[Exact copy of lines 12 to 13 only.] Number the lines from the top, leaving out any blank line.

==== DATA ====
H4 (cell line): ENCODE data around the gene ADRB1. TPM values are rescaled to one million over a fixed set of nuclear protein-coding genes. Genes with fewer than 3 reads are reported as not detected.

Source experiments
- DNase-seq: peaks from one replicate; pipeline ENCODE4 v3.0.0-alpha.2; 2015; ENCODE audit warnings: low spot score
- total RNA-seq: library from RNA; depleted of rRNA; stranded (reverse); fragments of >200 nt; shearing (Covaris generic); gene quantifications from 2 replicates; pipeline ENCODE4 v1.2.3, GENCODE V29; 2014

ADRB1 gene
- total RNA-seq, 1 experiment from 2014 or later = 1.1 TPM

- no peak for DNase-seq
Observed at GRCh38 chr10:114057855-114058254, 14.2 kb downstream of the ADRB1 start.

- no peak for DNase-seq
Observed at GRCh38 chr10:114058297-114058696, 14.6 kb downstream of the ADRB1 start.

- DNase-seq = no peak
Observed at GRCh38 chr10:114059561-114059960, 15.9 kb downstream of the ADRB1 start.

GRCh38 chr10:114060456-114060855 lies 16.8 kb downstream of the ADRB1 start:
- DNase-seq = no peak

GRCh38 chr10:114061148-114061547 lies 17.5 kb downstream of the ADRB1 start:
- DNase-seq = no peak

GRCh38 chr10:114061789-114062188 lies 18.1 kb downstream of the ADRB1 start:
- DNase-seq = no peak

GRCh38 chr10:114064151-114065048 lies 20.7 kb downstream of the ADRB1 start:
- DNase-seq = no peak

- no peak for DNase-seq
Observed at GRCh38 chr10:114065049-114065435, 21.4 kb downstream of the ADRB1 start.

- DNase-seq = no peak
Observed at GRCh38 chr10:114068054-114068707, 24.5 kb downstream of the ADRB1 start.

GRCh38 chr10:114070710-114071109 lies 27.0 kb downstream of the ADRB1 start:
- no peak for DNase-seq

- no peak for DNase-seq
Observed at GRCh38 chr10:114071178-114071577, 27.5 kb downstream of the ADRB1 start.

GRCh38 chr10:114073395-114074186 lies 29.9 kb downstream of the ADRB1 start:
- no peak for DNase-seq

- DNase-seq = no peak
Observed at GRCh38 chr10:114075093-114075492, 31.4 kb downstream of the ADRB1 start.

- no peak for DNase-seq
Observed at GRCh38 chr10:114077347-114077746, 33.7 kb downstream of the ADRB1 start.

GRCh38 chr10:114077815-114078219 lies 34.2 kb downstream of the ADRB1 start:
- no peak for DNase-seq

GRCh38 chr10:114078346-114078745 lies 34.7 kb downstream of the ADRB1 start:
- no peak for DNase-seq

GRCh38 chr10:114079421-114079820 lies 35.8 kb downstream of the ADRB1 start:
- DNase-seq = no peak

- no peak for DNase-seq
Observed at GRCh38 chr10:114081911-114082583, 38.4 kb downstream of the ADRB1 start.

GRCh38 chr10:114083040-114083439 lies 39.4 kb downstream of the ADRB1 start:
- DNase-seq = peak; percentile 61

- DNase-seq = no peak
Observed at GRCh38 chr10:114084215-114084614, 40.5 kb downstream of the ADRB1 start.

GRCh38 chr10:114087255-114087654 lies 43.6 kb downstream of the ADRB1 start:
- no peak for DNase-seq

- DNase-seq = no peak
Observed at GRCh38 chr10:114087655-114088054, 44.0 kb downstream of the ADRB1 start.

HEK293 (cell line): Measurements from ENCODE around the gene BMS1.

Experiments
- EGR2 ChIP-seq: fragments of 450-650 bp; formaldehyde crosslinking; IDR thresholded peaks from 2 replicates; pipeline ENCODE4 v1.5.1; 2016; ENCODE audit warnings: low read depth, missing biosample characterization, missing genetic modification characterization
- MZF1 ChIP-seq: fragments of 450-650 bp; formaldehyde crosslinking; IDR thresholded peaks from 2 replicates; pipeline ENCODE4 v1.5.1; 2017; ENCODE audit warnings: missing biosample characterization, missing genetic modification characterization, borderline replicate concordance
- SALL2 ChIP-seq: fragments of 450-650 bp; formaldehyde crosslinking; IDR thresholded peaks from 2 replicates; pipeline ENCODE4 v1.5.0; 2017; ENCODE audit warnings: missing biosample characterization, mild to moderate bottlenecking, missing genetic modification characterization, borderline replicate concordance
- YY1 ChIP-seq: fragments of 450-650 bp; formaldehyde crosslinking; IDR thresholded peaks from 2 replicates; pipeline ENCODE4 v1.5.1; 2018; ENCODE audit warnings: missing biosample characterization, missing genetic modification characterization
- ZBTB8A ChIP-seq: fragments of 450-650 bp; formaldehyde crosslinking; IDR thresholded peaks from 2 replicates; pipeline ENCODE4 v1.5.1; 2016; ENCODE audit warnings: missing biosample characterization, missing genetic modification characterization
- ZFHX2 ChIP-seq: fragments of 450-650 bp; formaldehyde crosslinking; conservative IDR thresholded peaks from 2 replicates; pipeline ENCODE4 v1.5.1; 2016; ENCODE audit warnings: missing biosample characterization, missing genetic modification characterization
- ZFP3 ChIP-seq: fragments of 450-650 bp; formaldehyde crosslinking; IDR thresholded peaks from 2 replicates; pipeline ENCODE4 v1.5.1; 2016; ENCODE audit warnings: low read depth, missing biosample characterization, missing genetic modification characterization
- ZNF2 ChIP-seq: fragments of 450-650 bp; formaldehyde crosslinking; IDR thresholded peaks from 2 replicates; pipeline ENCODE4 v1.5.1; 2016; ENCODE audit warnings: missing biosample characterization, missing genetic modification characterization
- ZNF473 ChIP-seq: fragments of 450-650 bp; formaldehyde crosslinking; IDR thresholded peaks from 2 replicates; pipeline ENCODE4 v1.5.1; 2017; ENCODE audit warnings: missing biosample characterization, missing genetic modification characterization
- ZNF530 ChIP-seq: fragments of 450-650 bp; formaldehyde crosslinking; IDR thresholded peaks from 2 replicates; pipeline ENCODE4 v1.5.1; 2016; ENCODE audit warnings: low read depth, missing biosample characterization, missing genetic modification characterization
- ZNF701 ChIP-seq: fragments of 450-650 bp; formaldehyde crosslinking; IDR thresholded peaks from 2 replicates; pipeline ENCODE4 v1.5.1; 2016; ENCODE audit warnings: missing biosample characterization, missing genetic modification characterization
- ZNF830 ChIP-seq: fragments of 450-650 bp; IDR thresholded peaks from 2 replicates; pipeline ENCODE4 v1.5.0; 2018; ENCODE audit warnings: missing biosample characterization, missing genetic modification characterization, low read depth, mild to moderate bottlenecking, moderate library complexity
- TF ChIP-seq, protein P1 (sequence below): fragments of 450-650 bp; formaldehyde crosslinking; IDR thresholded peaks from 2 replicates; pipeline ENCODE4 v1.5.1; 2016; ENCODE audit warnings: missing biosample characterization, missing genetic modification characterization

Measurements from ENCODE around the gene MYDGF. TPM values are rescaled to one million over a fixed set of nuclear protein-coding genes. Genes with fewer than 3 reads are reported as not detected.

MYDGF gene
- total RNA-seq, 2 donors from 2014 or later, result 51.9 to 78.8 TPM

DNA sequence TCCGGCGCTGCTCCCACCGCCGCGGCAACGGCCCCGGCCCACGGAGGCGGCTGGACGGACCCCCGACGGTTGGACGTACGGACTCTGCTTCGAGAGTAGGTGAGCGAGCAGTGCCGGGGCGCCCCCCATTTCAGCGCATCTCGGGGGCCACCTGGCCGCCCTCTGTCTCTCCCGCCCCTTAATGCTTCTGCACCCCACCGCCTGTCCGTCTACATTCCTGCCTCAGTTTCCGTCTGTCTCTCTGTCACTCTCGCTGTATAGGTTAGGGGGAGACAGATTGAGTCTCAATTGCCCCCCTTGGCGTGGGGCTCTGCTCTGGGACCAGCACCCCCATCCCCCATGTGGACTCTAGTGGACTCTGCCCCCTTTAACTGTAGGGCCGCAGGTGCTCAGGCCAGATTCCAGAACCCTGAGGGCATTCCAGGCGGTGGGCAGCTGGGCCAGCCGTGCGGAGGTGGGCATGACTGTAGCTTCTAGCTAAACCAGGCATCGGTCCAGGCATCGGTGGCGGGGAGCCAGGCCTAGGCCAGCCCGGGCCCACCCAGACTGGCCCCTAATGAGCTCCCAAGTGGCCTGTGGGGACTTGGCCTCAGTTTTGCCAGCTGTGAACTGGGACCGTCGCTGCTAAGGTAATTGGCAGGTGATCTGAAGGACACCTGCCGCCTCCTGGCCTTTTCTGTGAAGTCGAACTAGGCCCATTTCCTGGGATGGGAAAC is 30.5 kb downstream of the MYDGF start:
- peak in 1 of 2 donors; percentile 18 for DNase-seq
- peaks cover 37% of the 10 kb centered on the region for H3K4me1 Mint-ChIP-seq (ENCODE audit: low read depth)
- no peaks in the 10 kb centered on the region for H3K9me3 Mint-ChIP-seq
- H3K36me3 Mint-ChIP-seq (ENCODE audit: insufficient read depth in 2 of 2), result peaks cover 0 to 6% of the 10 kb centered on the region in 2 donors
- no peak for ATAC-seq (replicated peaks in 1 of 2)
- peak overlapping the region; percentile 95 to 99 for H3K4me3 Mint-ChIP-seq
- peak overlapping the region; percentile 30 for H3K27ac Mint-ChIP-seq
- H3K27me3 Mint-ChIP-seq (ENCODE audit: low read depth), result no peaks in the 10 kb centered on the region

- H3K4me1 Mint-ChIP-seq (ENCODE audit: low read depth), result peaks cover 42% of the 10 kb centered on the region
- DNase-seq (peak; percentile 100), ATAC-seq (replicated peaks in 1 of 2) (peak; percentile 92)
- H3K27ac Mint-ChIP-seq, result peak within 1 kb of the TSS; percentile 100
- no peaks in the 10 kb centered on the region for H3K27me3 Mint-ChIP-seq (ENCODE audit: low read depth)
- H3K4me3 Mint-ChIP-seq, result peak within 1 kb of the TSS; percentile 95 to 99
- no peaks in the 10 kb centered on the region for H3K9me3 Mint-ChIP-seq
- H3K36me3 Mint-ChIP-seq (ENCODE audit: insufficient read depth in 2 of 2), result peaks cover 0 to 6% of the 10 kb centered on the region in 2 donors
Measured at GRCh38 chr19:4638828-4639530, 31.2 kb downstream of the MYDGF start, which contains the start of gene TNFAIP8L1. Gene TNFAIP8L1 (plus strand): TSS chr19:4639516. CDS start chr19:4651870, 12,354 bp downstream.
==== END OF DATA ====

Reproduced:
Observed at GRCh38 chr10:114059561-114059960, 15.9 kb downstream of the ADRB1 start.

GRCh38 chr10:114060456-114060855 lies 16.8 kb downstream of the ADRB1 start: